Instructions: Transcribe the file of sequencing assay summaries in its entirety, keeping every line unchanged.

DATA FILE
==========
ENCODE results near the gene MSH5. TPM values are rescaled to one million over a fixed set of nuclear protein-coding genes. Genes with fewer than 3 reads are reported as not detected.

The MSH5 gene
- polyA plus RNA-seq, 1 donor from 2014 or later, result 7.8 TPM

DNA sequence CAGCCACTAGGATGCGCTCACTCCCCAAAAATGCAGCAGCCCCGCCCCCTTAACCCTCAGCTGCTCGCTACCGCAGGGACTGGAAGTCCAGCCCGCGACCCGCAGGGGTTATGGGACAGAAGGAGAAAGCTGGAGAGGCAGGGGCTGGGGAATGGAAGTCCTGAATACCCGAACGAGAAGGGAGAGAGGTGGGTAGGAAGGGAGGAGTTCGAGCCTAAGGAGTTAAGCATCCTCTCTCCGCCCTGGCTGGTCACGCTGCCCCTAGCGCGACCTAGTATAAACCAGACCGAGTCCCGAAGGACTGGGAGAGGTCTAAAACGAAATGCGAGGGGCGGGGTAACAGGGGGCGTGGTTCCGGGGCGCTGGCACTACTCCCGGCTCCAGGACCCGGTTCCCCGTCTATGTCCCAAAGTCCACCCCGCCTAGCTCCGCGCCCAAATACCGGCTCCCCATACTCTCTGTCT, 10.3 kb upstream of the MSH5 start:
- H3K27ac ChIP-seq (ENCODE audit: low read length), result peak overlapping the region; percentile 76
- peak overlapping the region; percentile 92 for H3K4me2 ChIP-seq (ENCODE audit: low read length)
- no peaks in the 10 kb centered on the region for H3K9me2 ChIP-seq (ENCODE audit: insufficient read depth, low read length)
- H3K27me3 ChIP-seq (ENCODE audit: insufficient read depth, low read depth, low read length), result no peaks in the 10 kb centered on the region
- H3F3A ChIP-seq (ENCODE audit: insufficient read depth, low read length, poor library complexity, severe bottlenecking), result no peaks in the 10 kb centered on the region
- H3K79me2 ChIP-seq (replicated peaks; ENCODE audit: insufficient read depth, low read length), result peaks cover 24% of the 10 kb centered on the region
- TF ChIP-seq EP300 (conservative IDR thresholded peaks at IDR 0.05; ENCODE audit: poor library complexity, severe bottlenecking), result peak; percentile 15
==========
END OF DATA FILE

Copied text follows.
ENCODE results near the gene MSH5. TPM values are rescaled to one million over a fixed set of nuclear protein-coding genes. Genes with fewer than 3 reads are reported as not detected.

The MSH5 gene
- polyA plus RNA-seq, 1 donor from 2014 or later, result 7.8 TPM

DNA sequence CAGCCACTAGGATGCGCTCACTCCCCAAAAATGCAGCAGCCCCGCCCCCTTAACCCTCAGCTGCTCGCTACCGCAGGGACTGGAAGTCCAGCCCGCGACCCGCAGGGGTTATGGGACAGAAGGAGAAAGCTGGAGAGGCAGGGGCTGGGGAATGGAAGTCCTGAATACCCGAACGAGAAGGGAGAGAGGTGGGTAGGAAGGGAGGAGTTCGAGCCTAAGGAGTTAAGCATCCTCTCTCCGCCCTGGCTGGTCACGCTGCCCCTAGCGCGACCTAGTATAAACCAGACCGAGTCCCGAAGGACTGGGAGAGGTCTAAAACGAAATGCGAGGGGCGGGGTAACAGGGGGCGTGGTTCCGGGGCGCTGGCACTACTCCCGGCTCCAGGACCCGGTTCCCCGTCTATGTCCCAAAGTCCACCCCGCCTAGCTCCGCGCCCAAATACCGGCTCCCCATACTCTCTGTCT, 10.3 kb upstream of the MSH5 start:
- H3K27ac ChIP-seq (ENCODE audit: low read length), result peak overlapping the region; percentile 76
- peak overlapping the region; percentile 92 for H3K4me2 ChIP-seq (ENCODE audit: low read length)
- no peaks in the 10 kb centered on the region for H3K9me2 ChIP-seq (ENCODE audit: insufficient read depth, low read length)
- H3K27me3 ChIP-seq (ENCODE audit: insufficient read depth, low read depth, low read length), result no peaks in the 10 kb centered on the region
- H3F3A ChIP-seq (ENCODE audit: insufficient read depth, low read length, poor library complexity, severe bottlenecking), result no peaks in the 10 kb centered on the region
- H3K79me2 ChIP-seq (replicated peaks; ENCODE audit: insufficient read depth, low read length), result peaks cover 24% of the 10 kb centered on the region
- TF ChIP-seq EP300 (conservative IDR thresholded peaks at IDR 0.05; ENCODE audit: poor library complexity, severe bottlenecking), result peak; percentile 15